dhenwood at panix.com
Mon Sep 26 08:12:56 MDT 1994
Though the US and Britain have a lot in common - loose regulations, a
large financial sector, a meaner welfare sector than Continental Europe -
US economic performance has been decidedly better than Britain's. Is this
the result of the Pentagon? Later US development? The vitality of
immigration? A less hidebound class structure? Great natural endowments?
Or is there more lurking beneath these obvious candidates?
Doug Henwood [dhenwood at panix.com]
Left Business Observer
On Mon, 26 Sep 1994, Paul W. Cockshott wrote:
> On Fri, 23 Sep 1994, Doug Henwood wrote:
> > Does this mean that 1) the capitalist class has entirely lost the social
> > justification (apologetic variety, of course) for its existence; and/or
> > 2) Britain is a special case?
> > > British figures going back to the last half of the 19th
> > > century seem to indicate that the capitalists would prefer
> > > to consume their profits rather than invest it in means of
> > > production. Perhaps as the bourgois class becomes more and
> > > more rentier in character it is just unashamedly parasitic.
> > >
> > >
> I would say that it is pretty clear that they have no further
> appologetic justification for their existence.
> It should be born in mind that the only period of rapid capital
> accumulation during the 140 years for which scholars have
> constructed national income tables for the UK was in the 30 years
> following world war II, during much of which, capital accumulation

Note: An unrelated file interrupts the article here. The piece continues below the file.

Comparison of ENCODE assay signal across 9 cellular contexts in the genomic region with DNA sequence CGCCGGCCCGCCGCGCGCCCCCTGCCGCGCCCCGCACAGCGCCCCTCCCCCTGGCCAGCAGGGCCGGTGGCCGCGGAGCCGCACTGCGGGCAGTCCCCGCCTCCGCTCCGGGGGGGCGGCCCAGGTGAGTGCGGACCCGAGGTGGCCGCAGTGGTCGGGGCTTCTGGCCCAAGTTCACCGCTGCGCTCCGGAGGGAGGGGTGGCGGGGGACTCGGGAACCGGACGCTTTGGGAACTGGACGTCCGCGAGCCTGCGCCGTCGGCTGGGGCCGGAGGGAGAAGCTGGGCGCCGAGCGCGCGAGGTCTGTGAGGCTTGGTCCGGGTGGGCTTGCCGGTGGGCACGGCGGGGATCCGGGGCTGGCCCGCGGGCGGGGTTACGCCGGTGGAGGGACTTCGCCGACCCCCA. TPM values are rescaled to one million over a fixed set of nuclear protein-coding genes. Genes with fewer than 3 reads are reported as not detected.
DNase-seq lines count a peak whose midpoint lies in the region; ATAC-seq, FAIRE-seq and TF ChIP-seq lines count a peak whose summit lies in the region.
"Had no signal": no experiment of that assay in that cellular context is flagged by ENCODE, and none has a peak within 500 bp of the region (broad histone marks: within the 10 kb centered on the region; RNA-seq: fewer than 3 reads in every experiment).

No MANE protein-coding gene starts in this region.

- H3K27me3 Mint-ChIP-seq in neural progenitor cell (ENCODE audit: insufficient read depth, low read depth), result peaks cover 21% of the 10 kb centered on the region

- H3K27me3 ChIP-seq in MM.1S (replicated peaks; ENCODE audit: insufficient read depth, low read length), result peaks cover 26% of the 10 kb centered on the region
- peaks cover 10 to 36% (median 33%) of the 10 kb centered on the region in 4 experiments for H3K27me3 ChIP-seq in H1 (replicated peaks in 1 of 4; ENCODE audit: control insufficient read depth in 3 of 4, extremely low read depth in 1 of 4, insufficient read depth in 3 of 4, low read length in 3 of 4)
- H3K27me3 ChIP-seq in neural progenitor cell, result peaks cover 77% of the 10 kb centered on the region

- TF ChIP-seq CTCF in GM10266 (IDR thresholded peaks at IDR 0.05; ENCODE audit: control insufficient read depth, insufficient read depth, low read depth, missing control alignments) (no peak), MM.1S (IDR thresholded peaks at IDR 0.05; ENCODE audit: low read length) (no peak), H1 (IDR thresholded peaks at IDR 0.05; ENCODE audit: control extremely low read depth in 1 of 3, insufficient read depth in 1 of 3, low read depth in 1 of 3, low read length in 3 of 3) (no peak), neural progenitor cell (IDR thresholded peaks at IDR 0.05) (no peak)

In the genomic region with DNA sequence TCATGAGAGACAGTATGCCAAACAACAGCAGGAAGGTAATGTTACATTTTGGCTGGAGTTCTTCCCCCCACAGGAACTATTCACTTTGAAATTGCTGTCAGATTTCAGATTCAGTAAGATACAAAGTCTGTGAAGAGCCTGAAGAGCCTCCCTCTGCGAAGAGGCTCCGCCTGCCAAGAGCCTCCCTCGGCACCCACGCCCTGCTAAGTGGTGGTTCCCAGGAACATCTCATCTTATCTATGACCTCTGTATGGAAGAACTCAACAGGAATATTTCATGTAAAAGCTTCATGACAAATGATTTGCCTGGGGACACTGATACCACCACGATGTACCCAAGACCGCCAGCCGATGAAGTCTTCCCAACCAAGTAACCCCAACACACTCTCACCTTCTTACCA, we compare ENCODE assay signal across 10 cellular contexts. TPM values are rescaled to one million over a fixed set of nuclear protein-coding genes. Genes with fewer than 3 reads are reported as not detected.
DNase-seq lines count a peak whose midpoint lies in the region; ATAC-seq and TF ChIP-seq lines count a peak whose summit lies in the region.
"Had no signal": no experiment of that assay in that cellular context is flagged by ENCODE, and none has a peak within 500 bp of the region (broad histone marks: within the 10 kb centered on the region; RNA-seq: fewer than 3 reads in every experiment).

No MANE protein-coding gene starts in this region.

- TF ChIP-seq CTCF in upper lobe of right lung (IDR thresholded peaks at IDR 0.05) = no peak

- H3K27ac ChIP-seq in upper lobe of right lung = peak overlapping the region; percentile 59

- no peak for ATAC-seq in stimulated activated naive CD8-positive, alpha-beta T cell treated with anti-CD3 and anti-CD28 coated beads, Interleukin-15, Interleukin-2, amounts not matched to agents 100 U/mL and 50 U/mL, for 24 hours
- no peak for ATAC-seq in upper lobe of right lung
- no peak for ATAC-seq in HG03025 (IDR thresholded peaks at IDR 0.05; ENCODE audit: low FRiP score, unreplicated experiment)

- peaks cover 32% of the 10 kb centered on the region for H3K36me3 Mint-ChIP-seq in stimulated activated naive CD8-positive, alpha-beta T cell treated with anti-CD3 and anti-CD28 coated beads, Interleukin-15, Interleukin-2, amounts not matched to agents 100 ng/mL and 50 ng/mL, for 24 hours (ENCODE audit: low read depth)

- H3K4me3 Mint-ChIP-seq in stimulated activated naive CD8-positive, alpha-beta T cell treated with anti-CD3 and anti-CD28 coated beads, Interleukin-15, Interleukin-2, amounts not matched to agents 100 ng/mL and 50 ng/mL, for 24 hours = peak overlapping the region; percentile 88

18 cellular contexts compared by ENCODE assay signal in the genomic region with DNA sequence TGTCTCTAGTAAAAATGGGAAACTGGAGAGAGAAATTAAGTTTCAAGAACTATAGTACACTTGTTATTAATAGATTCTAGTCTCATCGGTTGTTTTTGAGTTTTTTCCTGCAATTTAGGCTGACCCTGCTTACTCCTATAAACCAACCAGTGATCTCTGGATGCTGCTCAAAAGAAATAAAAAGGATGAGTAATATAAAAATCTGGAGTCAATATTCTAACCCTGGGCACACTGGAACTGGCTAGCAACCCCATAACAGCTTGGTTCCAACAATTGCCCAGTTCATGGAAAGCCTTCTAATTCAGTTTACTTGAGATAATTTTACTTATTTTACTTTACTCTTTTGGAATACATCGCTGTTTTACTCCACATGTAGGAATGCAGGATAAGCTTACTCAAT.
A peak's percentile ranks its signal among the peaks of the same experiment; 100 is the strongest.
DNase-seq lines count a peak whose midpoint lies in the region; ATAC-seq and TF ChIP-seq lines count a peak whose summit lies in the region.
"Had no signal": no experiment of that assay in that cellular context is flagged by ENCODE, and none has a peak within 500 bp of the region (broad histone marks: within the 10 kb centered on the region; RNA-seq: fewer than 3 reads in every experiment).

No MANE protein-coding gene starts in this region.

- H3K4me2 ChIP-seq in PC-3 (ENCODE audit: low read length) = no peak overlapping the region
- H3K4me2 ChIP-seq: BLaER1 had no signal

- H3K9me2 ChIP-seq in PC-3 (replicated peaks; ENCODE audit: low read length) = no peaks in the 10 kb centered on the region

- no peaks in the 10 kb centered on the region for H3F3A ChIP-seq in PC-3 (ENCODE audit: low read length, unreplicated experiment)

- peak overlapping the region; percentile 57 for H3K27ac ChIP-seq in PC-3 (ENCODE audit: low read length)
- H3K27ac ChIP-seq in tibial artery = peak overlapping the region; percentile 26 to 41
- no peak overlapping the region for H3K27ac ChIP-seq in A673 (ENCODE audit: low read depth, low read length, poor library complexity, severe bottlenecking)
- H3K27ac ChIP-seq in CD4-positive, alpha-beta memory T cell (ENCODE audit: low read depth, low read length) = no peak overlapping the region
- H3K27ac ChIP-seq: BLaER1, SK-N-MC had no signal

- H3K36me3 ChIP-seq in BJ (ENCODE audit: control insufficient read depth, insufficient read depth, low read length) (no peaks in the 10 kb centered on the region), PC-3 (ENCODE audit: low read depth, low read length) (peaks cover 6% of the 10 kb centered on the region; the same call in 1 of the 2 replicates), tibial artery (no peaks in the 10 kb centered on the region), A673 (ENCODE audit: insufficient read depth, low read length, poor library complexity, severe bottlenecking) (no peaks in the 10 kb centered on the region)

> was heavily state directed. It was often carried out directly
> by the state, or else by firms in reciept of investment grants
> etc from the state.
> The effect of this was to counteract the recessionary effects
> of a declining rate of profit for a considerable period.
> By the early 70's capital accumulation amounted to more than
> 100% of profits in some years after allowing for the overstating
> of profits due to inflation.
> The contradiction could only have been resolved by moving to the
> next stage of development - state capitalism - and following Keynes
> advice that investment had to be socialised.
> The Labour movement, which had the power to attempt this, not being
> guided by any marxian economic theory, failed to understand what
> the system of contradictions was and thus did not grasp the nettle.
> This left the way open for Thatcher to come in and try to restore
> the old mechanism of capital accumulation.
> What she succeeded in doing was restoring profitability but in the
> most barbaric and primitive way - by drastic increases in the rate
> of surplus value, a huge reduction in the capital stock. The effect
> on material production was such that manufacturing only regained its
> 1974 level in the last year or two.
> The application of Hayekian doctrines to the former USSR is of course
> having effects a whole order of magnitude worse.
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